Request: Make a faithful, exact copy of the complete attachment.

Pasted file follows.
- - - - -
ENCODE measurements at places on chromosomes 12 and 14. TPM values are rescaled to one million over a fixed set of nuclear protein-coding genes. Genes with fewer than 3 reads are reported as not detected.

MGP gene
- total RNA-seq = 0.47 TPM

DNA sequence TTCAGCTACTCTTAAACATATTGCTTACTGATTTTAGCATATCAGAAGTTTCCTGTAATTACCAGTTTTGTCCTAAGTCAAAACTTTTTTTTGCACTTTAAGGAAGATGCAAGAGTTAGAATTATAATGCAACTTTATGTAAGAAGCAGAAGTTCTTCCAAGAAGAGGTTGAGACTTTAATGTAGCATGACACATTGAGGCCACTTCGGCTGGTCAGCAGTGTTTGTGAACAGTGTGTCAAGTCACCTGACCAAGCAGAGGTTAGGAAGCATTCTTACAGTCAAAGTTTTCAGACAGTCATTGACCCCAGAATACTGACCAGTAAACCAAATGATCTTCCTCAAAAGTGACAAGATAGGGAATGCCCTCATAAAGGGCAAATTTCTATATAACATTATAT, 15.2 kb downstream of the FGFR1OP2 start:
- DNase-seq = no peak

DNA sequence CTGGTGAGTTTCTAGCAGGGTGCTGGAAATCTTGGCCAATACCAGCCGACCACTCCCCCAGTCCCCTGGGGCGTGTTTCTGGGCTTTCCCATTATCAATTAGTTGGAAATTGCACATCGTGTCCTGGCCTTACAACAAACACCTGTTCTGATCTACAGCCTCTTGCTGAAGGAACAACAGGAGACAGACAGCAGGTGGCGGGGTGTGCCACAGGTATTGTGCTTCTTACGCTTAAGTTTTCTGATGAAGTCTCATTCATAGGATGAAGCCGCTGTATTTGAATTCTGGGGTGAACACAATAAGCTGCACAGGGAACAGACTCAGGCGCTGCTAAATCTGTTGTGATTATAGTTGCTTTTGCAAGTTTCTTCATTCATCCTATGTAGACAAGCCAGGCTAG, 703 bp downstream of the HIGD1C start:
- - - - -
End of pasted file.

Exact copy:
ENCODE measurements at places on chromosomes 12 and 14. TPM values are rescaled to one million over a fixed set of nuclear protein-coding genes. Genes with fewer than 3 reads are reported as not detected.

MGP gene
- total RNA-seq = 0.47 TPM

DNA sequence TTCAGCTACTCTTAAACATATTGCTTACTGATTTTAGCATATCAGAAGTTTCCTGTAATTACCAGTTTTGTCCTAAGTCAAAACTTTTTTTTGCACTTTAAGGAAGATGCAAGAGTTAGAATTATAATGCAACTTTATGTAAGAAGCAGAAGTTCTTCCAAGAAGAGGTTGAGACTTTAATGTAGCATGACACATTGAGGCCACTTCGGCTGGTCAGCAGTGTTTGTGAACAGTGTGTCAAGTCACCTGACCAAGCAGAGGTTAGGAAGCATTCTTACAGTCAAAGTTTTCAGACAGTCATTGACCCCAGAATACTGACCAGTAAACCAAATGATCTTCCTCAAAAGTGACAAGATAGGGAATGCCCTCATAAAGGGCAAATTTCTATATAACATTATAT, 15.2 kb downstream of the FGFR1OP2 start:
- DNase-seq = no peak

DNA sequence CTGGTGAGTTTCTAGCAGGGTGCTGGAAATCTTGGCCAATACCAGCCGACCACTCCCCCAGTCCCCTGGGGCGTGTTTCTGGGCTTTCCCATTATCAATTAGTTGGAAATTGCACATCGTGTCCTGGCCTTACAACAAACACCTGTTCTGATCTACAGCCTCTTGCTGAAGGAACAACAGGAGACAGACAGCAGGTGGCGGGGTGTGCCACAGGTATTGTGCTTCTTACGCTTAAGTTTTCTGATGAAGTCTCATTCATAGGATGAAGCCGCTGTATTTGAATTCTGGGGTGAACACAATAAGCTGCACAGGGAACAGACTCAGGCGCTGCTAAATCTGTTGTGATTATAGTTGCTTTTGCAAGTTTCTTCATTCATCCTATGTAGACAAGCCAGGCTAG, 703 bp downstream of the HIGD1C start: